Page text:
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article imageBayer applies artificial intelligence to medical cases

By Tim Sandle     Nov 8, 2018 in Health
Major pharmaceutical firm Bayer is exploring how artificial intelligence can be used to assess case reports relating to adverse drug events in relation to its medicines.
Adverse drug reactions or adverse drug events refer to unwanted or harmful reactions experienced following the administration of a medicine or combination of medicines under normal conditions of use. A clinician or patient then suspects the reaction, such as rash or a headache, to be linked to the drug. The event is reported back to the manufacturer of the medicine for investigation and be subject to scrutiny by a regulatory agency, such as the U.S. Food and Drug Administration (FDA).
The practice of monitoring the effects of medical drugs after they have been licensed for use, especially in order to identify and evaluate previously unreported adverse reactions is referred to as pharmacovigilance, and monitoring is an activity incumbent upon drug manufacturers. The process is also designed to support public health programs by providing reliable, balanced information for the effective assessment of the risk-benefit profile of medicines.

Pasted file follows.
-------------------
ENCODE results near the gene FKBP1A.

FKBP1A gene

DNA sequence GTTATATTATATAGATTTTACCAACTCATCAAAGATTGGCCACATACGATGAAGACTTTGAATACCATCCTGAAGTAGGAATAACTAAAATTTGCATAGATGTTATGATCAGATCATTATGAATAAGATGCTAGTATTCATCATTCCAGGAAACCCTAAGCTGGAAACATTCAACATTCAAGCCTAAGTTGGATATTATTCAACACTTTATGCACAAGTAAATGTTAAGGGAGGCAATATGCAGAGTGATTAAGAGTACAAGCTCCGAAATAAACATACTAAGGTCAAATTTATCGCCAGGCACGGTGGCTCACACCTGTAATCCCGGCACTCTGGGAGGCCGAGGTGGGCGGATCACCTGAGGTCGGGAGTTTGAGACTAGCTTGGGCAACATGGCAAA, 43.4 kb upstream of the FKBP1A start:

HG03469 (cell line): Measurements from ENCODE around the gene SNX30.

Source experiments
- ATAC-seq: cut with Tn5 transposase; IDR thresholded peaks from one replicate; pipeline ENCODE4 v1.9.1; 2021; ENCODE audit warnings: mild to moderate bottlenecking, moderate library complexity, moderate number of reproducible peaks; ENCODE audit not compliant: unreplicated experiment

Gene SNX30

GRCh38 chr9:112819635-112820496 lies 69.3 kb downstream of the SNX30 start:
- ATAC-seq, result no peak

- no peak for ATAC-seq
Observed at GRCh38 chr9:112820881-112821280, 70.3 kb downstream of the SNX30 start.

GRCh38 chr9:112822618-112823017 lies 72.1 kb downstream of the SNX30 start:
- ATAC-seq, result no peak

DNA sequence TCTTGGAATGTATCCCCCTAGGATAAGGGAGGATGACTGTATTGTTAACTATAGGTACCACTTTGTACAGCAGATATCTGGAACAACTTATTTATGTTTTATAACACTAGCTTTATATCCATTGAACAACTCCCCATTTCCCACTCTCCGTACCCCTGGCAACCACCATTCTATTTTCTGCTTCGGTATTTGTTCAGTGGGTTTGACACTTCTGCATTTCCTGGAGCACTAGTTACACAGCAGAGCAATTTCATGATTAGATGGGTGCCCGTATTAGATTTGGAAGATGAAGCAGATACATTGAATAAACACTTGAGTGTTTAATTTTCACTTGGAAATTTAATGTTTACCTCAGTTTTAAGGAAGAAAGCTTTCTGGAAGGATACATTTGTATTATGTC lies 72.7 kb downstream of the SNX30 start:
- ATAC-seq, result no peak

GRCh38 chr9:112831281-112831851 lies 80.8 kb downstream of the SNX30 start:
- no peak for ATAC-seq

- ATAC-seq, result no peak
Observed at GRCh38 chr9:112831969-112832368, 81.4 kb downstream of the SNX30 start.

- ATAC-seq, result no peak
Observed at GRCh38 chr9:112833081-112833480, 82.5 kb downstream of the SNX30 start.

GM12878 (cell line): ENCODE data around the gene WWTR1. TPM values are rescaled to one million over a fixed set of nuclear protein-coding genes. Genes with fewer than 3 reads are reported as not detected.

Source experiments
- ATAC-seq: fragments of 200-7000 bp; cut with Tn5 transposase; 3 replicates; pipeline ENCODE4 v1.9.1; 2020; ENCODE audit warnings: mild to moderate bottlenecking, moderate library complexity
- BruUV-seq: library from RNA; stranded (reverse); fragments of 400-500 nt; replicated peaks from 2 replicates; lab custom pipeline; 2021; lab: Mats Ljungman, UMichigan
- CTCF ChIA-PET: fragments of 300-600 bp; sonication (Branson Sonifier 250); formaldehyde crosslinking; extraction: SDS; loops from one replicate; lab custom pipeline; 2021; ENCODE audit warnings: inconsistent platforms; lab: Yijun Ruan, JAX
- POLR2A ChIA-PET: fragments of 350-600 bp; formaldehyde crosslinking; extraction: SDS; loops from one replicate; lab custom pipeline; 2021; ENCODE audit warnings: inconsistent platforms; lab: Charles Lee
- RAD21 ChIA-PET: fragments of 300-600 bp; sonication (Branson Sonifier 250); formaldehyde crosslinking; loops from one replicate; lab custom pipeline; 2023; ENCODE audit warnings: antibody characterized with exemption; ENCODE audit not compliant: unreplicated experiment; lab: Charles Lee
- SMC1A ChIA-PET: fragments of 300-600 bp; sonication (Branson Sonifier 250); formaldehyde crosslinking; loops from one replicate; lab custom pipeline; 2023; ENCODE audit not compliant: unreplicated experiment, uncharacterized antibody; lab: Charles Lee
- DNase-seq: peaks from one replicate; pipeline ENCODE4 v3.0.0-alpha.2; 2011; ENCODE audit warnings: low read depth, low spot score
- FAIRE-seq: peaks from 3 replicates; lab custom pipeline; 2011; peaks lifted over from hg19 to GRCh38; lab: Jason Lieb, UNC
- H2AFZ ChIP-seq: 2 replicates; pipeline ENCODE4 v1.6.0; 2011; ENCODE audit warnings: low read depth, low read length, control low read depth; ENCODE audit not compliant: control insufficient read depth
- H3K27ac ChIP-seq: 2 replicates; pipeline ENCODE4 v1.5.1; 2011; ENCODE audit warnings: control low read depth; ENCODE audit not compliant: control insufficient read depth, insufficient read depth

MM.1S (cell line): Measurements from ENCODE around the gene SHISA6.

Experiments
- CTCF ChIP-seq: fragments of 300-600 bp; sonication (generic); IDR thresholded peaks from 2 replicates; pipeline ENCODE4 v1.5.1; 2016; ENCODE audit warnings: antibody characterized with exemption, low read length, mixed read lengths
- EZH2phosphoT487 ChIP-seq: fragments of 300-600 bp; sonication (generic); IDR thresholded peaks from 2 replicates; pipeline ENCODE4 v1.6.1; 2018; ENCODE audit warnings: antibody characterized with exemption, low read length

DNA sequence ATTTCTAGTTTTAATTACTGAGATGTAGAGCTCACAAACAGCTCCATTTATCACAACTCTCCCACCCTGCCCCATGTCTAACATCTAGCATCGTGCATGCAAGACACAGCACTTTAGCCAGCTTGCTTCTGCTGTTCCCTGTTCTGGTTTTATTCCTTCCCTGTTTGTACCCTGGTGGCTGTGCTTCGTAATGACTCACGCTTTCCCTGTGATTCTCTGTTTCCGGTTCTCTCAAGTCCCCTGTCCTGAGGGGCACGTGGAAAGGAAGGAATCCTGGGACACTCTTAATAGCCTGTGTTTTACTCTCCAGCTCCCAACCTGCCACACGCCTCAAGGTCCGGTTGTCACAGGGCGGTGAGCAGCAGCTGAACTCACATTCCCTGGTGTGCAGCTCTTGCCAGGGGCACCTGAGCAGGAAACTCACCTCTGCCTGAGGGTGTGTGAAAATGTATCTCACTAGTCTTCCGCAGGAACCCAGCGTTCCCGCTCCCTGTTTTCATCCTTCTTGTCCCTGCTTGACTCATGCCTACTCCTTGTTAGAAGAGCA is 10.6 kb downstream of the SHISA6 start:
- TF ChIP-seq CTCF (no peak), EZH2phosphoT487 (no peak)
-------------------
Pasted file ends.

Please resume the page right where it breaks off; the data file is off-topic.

To make this task easier, German pharmaceutical firm Bayer is experimenting with artificial intelligence. According to the website PharmaPhorum, Bayer has linked up with professional services firm Genpact for the development and has embarked upon a multi-year agreement for Pharmacovigilance Artificial Intelligence products.
Commenting on the partnership, Michael Levy, who acts as the global head of pharmacovigilance for pharmaceuticals and consumer health at Bayer, stated: “With Genpact, we have found a partner whose innovative capabilities in the area of applying advanced AI and machine learning technologies to pharmacovigilance provide us with an opportunity to further increase the efficiency of our pharmacovigilance operating model and case processing, while maintaining our high quality and compliance standards.”
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